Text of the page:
If Apple can make the case that these business practices were instituted to the benefit of consumers, it may be tough for the government to persuade the court that the practices are illegal. The toughest to defend may be the third assertion, of which smartphone users have been increasingly suspicious. An added wrinkle is that the group of “consumers” alleged to be harmed in an antitrust case has sometimes varied throughout the era of the consumer welfare standard, as Greg Werden, a former economist in the DOJ’s antitrust division, notes in this podcast conversation. For instance, is the relevant group of consumers users of iPhones or all U.S. users of smartphones? 

An editorial in the Wall Street Journal released the same day the case launched claims that, while most apps on Apple’s app store are free, the number of paid developers using the store increased by 374%, to 5.2 million, over the last decade. The company also has claimed that the global commerce facilitated by the store increased from $685 billion to $1.1 trillion, or 64%, over the years 2020-2022. If these numbers are true, it could be difficult for the government to convince the court that consumers have been harmed in a traditionally monopolistic method of raising prices and lowering output. 

The outcome of this and other major cases will show if we’re moving toward a “competitor welfare” policy as opposed to a consumer welfare policy. This would more closely resemble the European Union’s competition policy system, an example which many modern antitrust advocates hope the U.S. will follow. In the EU, many more investigations into unilateral conduct are opened, typically at the instigation of the defendant’s rivals or firms it transacts with. A relevant example is the recent 1.8 billion-euro fine levied against Apple by the European Commission at the conclusion of an investigation that was launched after an initial complaint by Spotify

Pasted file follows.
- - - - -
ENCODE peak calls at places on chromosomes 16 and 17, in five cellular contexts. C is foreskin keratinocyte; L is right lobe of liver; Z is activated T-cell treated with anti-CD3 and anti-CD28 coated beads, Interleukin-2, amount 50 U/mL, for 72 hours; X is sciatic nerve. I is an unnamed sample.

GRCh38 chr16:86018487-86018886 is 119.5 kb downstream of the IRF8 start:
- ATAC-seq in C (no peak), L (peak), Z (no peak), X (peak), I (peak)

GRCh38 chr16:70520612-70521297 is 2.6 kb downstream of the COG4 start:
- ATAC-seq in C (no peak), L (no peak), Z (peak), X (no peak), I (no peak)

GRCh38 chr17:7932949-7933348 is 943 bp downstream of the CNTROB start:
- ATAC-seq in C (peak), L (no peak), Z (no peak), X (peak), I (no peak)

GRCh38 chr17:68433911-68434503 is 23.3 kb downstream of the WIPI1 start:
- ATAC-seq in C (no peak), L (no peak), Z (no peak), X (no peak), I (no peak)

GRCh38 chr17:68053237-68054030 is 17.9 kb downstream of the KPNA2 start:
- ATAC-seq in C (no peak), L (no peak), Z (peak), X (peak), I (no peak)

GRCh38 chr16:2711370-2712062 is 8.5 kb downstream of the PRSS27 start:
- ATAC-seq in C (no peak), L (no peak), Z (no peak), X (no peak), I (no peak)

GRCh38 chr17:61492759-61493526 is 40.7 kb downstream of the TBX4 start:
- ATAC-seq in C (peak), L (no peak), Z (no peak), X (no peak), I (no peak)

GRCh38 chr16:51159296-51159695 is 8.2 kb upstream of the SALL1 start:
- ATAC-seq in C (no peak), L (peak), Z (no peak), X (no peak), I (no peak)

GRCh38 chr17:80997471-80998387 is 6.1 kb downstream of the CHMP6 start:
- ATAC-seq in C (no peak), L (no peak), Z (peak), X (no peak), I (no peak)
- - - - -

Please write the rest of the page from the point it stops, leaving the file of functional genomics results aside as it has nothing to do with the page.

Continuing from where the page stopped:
A strand of the industrial organization economics literature in the latter half of the 20th century explored how antitrust law could be used by firms to gain an advantage over rivals, i.e. to subvert competition rather than protect it. During this time, the consumer welfare standard took its place as the lodestar of antitrust enforcement alongside of the “end of history” where liberal open markets and democracy were seen as the new hegemony. 

However, antitrust has not been immune to the rise of populism in recent times, as demonstrated by the Biden administration enforcers zeal for targeting consolidation (“big is bad”). However, it seems that their cases against big tech, contrary to what they’ve stated before, attempt to make the case for harm to consumers and innovation. It remains to be seen whether they can successfully make that case in court. 


Giorgio Castiglia is the Program Manager for the Project on Competition at the Mercatus Center, and a PhD student in economics at George Mason University.